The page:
1980s vintage M-body Mopars (Fifth Avenue, NYer, Gran Fury, and
Diplomat) are among the most under-appreciated cars ever made. Mopar
fans at the time didn't like them because they replaced the much-loved
B-body and A-body with a single class of car AND they had the wierd
front suspension from the Volare and Aspen. Other people didn't like
them because the styling was simple and boxy. And the automotive press
HATED them because they were rear-drive, solid-axle, carbureted V8 and
6-cylinder cars instead of "high tech" turbocharged front-wheel drives.
But they turned out to be brutally rugged and reliable- my vote for the
best "everyday cars" made between 1978 and 1993. The K-cars and their
derivatives like the Shadow, Sundance, FWD LeBaron, and so on don't even
come close to being as simple to maintain, simple to work on, and
long-lived. And of course very little from GM or Ford in that era came
close to the K-cars, so its not even a contest there.
Steve, I'm not aware of your ever having owned any of the K-derivatives.
They are *VASTLY* easier and less expensive to maintain, and *MUCH*
simpler to work on than the shitmess found under the hood of an M-body.
C'mon, think about this: A feedback carbureted engine with virtually every
known type of throw-on/hang-on/slap-on emission control widget and device,
and miles of vacuum hoses and wires hooking all this unreliable spaghetti
together, versus a simple TBI or PFI system with far fewer and simpler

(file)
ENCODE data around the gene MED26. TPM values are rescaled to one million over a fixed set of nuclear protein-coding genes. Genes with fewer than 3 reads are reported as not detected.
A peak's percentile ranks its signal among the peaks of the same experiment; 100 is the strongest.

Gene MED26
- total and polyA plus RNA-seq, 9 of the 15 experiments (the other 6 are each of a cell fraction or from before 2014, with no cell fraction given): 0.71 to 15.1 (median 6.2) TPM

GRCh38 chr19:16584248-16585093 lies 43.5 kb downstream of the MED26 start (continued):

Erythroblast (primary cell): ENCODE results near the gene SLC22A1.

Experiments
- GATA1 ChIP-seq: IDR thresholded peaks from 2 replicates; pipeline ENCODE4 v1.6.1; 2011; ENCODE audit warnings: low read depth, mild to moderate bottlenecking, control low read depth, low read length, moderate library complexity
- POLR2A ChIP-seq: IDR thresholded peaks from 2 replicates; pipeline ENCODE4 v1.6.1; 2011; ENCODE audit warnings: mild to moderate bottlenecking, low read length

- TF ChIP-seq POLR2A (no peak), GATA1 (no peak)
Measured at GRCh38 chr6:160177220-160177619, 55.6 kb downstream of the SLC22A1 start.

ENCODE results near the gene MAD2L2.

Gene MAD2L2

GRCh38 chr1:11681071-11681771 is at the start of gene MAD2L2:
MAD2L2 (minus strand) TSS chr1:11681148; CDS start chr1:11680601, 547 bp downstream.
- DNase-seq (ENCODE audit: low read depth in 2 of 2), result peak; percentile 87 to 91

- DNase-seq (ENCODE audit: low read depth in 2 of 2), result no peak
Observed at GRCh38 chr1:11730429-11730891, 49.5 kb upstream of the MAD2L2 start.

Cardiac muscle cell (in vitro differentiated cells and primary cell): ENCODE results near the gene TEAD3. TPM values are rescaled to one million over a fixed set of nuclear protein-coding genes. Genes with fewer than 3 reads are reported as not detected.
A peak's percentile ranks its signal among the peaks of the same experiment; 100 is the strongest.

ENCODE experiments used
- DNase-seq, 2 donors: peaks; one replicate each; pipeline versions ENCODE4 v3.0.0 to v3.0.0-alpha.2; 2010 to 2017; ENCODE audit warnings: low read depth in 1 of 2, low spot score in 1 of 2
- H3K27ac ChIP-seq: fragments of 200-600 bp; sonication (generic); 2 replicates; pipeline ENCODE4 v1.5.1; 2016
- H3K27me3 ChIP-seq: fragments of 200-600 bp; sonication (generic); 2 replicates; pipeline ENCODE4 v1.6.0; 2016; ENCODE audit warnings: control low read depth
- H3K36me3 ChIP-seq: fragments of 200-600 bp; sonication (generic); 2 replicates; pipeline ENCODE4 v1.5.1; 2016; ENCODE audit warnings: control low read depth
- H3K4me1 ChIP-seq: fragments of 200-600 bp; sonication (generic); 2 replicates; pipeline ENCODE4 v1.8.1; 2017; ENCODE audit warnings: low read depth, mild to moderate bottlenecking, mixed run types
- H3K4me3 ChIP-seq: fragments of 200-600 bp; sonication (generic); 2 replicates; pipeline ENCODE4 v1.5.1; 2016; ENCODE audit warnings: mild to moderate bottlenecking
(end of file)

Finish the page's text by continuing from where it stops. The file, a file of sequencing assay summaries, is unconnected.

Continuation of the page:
components, all of which are much more easily accessed. Four spark plugs
right up front instead of eight (four of which are a bitch to reach
because of the air pump lines, the brake booster, etc.). The list goes on
and on of ways in which the K-derivs are vastly easier to service and
maintain than the M-bodies. There may be a couple counterexamples, but not
I know you like the M-bodies, but let's try to be a little more evenhanded
about the matter -- they are very, very far from perfect. Their body
hardware is cheap and nasty, every last bit of it, just like it was on
most every other Chrysler product of the day. Stuff breaks and falls apart
on the M-bodies in ways that you just don't see on later ('90-up)
K-derivatives. Sure, the engine and trans will run "several forevers" in
the M-body, maybe just one single "forever" with the K-deriv, but crap
falls off/falls apart around the running engine and trans in the M-body.
And that's without even getting into the much better mileage and
driveability of even a low-line 2.5 TBI K-deriv compared to that "Let's
pretend it's perpetually 1977" carbureted M-body.
Sorry, I do not buy your "Best everyday cars made between 1978 and 1993"
award to the M-body.
Needs to be checked by a mechanic if you are departing with significant
money to buy it. For example, AC repair could be much more expensive than
just a charge. Engine could be worn out too and you would not know it.
The '84 is the last year with the good carburetor (Carter) and the
less-problematic EGR system. It is an old-tech vehicle. They work fine and
last a long time, and can be made to handle and stop better with the use
of the cop/taxi-spec brake and suspension components. Repairs are
generally inexpensive, as is insurance.
Don't pay too much for it.
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